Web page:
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Can you give me some pointers on how to identify a Ross goose from a Snow goose?

Q: I’m looking to get out snow goose hunting for the first time this spring. Can you give me some quick pointers on how to identify a Ross goose from a Snow goose?

A: Finally...we can start getting excited about the spring snow goose season! What a long, daunting winter!

For those who are unaware, Ross geese are not to be taken during the spring snow goose harvest in Canada. This regulation does not apply in the US. So for my fellow Canadians, the task of correctly identifying a Ross goose amongst a flock of Snow’s can be challenging...even for experienced snow goose hunters.

From a distance flocks of Ross and Snow geese can be differentiated by their calls. Ross geese have a higher pitched squeaky two-syllable call; while snow geese have a lower pitched one-syllable call. Another way to differentiate the two from a distance is by their wing beats. Ross geese have a more rapid wing beat in comparison to Snow geese.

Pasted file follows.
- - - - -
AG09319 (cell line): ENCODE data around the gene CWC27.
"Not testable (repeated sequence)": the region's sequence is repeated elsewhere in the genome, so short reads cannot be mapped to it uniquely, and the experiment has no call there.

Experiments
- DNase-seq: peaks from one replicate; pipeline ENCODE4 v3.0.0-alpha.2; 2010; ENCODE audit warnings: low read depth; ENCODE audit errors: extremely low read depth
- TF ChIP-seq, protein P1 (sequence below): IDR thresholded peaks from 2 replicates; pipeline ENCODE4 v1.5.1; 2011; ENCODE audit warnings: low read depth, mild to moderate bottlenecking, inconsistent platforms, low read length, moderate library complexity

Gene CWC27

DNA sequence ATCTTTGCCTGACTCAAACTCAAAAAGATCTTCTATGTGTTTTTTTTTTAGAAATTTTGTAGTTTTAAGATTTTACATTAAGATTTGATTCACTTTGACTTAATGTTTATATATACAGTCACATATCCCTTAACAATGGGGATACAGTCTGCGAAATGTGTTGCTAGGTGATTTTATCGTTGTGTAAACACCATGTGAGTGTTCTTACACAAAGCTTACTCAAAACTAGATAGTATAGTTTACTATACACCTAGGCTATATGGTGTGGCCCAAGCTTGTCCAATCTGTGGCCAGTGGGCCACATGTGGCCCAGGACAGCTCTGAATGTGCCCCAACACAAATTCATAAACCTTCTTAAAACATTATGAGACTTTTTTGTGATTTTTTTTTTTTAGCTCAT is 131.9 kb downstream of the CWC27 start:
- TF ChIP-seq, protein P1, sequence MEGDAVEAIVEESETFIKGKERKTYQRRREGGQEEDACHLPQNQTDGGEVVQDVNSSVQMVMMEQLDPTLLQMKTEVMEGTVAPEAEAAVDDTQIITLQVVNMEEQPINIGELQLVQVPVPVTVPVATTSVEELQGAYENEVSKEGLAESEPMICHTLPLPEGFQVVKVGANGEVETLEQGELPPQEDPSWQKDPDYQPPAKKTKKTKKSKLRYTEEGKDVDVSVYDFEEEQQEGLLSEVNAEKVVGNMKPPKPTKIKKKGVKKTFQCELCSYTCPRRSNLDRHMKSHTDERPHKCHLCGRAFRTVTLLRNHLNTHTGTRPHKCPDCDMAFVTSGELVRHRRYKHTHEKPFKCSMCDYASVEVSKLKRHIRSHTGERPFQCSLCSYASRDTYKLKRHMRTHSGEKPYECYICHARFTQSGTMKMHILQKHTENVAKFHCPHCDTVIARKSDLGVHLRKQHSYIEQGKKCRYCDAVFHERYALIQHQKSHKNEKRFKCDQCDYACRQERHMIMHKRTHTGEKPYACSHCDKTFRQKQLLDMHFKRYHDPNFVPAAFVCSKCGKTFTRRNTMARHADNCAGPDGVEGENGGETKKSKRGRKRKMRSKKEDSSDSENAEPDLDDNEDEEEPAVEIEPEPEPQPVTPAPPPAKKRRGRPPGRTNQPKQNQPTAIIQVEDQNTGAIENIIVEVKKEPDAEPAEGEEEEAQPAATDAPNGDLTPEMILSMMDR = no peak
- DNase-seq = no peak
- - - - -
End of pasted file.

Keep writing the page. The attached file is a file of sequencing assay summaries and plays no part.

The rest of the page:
As the birds move into your shooting range, you will see that Ross geese are significantly smaller in size, they have a shorter neck, and a rounder head compared to the longer neck and flatter head on snows. Both species are present in two color phases (white and blue-phase), however Ross geese are mostly white in color. Blue-phase Ross geese are rare and hard to come by.

Looking at the two species in hand (hopefully with these tips you won’t have this opportunity), snow geese have a black “smile patch” where the upper and lower bills meet. This patch is absent in the Ross geese. The beak on a Ross goose is shorter and more triangular, often with wart-like bumps at the base.

Best of luck this spring!